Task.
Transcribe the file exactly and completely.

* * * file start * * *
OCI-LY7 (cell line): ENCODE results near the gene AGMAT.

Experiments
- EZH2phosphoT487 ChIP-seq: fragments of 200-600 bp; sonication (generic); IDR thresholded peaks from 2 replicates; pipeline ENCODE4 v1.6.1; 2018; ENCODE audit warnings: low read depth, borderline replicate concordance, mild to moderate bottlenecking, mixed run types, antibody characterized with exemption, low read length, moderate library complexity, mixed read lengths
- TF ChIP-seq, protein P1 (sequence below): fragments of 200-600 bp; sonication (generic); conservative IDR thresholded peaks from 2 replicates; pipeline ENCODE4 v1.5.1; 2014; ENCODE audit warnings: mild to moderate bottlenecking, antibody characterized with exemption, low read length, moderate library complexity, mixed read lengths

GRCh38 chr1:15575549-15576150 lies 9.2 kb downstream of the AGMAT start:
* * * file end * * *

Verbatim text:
OCI-LY7 (cell line): ENCODE results near the gene AGMAT.

Experiments
- EZH2phosphoT487 ChIP-seq: fragments of 200-600 bp; sonication (generic); IDR thresholded peaks from 2 replicates; pipeline ENCODE4 v1.6.1; 2018; ENCODE audit warnings: low read depth, borderline replicate concordance, mild to moderate bottlenecking, mixed run types, antibody characterized with exemption, low read length, moderate library complexity, mixed read lengths
- TF ChIP-seq, protein P1 (sequence below): fragments of 200-600 bp; sonication (generic); conservative IDR thresholded peaks from 2 replicates; pipeline ENCODE4 v1.5.1; 2014; ENCODE audit warnings: mild to moderate bottlenecking, antibody characterized with exemption, low read length, moderate library complexity, mixed read lengths

GRCh38 chr1:15575549-15576150 lies 9.2 kb downstream of the AGMAT start: